“There was the most incredible silence,” Butcher writes. “Not a tracer was seen dotting the sky, not an exploding round was heard. . .” Although now for the first time they could sleep without fear of attack, “No one felt much like sleeping; the excitement was too much. The evening passed without incident, the war was really over… All of the precious real estate that we had spent so long wrestling away from the Chinese and North Korean enemies, all of the concertina wire, all of the miles of our trench line and the network of mysterious Chinese caves would now become a part of the four kilometer demilitarized zone…”

After his returning troops ship with its much depleted numbers finally sailed back under the Golden Gate Bridge, no pomp and ceremony awaited the soldiers. In the newspapers, Korea had been reported as ‘a second page war’ by a nation battle-weary after the enthusiasms of the Second World War. The soldiers were expected simply to go home and start up their civilian lives again. Aside from the relative ignorance of many Americans about the military’s role in Korea, soon there was the growing Anti-Vietnam War movement and with it a popular turn towards anti-war protest and a spurning of men who had served in the military. The disdain was entirely unlike Butcher’s experience on a first return visit to Seoul for a psychology conference in 1992. Some 40 years had passed but passers-by and shop-keepers who asked if he’d ever visited Korea before, stopped to thank him, as an American, for his military role in ‘saving their country’. On the war’s 60th anniversary he was amongst those veterans honoured in celebrations and ceremonies in South Korea.

Most of the soldiers, as in all wars, were very young men sent to fight by old men. The language of the book is deliberately colloquial, capturing the youngsters’ turn of phrase and a juvenile jingoism that contrasts sharply with their adult stoicism, mature patriotism, serious loyalty – all the profound attributes of the trained combatant.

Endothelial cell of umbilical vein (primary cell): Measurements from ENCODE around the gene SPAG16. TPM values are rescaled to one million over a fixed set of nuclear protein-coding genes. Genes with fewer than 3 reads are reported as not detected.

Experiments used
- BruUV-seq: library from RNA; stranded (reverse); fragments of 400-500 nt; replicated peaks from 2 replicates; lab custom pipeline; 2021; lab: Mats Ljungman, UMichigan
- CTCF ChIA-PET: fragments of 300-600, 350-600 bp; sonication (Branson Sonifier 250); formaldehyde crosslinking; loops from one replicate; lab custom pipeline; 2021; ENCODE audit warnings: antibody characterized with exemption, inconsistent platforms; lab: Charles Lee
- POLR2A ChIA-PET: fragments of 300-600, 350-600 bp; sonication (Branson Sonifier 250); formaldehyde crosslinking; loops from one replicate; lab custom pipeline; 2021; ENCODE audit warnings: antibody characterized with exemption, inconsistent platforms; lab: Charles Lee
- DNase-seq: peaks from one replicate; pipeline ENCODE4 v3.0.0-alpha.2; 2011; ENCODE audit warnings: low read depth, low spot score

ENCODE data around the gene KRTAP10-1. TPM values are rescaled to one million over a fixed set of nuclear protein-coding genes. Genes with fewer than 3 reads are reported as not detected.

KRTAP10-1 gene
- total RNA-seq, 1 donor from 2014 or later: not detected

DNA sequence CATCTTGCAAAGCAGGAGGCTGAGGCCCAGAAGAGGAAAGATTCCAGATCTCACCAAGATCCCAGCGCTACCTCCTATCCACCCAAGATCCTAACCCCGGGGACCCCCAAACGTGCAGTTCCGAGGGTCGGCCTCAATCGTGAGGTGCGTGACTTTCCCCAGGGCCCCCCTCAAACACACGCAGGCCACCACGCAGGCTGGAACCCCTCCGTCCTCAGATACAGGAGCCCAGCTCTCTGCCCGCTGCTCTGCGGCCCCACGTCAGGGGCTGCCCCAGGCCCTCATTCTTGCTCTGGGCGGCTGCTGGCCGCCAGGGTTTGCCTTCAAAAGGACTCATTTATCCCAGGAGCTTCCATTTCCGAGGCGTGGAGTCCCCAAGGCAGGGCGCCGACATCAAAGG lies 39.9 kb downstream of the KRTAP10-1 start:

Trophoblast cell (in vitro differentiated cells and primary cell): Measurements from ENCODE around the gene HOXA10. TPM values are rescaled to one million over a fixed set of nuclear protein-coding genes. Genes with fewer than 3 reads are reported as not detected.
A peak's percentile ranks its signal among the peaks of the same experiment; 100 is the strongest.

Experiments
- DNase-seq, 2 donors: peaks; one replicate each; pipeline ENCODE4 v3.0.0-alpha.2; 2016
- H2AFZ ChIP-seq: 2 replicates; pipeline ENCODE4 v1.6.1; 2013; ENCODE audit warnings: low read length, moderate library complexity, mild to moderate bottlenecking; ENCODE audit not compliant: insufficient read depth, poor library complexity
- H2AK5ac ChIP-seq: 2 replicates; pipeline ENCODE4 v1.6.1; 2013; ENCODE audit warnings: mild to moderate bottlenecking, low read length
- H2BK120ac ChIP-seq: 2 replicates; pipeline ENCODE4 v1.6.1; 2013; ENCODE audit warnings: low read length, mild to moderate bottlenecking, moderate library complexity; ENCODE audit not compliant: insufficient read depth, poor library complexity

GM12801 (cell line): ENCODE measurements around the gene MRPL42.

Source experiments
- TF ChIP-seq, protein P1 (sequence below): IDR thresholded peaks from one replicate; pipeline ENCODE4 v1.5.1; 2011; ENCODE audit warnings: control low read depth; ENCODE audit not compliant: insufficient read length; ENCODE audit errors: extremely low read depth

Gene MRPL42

Most entertaining are Butcher’s wry descriptions about how soldiers in their forward trenches got to eat (not well), or wash (not much), or dress (never comfortably) or use latrines (never mind). He answers the anticipated questions about what happens to the soldier’s spit and polish of early training when he’s fighting for survival in rat infested trenches. There is the matter of physical and psychological courage under perpetual fire, the hardship and creative strategies of patrols and guard duty. There are stories about living out of doors all the time, of freezing winter, of malarial summer, of soaking rain, of insufficient clothing and inadequate fighting equipment. There is the problem of the occasional crazy officer or private, and the anguish of seeing wonderful men dying too soon. There is the arduously acquired mastery of lighting a cigarette and then smoking it in the midst of perpetual downpour and torrents of mud.

There are terrifying accounts of face to face encounters with the enemy, and on the first morning of the ceasefire, astonishment at witnessing what they had really been up against. Butcher scans the usually barren hills with his binoculars (booty from one of many poker games, as I recall). As far as the eye can see are ‘thousands upon thousands’ of Chinese soldiers ‘stretching from their forward caves and trenches all the way back to their rear echelon areas in the distance… standing a few feet apart, passing supplies and equipment backward in an endless assembly line… Had we known the extent of their forces … we would have not been so complacent and comfortable of our own strengths and capabilities.’

Butcher concludes with some reflections on the purpose of war, its gains and losses. One feels the influence of his wife Professor Carolyn Williams who has done extensive research on the exploitation of women in refugee camps and disaster zones. He affirms the radical new military regulations regarding the restraint of soldiers’ sexual conduct, and he agrees that the US military was complicit in the coercion of ‘comfort women’. He talks about the subtle changes in his own opinions about war, about the social conduct of soldiers posted abroad and military intervention in general.

But above all, his heartfelt, undiminished grief at the loss of his best buddies in the conflict will bring tears to the eyes of the most hardened reader.
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Book review by Patricia Morris, 16 April 2014.

Korea: Traces of a Forgotten War by James N.  Butcher (Hellgate Press, 2013)